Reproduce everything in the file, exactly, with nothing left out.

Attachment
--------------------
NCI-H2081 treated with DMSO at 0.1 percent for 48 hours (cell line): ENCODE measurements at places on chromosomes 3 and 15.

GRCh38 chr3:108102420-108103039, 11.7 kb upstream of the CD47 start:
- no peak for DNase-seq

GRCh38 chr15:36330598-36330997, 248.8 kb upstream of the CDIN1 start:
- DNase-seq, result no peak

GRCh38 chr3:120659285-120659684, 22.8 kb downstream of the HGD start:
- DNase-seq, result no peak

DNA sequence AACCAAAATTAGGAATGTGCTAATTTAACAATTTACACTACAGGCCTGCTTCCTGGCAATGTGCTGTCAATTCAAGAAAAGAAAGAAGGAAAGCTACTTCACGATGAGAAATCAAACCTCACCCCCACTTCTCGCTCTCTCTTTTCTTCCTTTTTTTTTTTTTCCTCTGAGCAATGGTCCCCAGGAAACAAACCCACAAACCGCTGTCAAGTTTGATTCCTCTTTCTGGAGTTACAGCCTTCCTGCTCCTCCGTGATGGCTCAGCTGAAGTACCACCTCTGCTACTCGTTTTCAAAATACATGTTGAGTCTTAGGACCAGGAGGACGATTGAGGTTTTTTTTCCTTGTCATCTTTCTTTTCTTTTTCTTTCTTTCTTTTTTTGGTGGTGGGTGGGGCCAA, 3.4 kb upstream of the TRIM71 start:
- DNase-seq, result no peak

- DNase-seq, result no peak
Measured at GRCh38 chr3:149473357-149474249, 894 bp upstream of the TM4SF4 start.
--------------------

NCI-H2081 treated with DMSO at 0.1 percent for 48 hours (cell line): ENCODE measurements at places on chromosomes 3 and 15.

GRCh38 chr3:108102420-108103039, 11.7 kb upstream of the CD47 start:
- no peak for DNase-seq

GRCh38 chr15:36330598-36330997, 248.8 kb upstream of the CDIN1 start:
- DNase-seq, result no peak

GRCh38 chr3:120659285-120659684, 22.8 kb downstream of the HGD start:
- DNase-seq, result no peak

DNA sequence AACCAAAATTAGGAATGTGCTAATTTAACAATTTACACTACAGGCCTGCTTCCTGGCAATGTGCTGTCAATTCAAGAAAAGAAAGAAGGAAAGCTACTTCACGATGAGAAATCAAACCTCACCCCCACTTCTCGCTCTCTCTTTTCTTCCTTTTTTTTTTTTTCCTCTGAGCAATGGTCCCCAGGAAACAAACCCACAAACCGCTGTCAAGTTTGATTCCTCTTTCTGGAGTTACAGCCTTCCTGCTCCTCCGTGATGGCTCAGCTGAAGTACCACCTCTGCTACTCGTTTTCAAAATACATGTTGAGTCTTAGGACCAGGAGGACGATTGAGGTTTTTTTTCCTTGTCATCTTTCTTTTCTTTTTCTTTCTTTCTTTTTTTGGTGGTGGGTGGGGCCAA, 3.4 kb upstream of the TRIM71 start:
- DNase-seq, result no peak

- DNase-seq, result no peak
Measured at GRCh38 chr3:149473357-149474249, 894 bp upstream of the TM4SF4 start.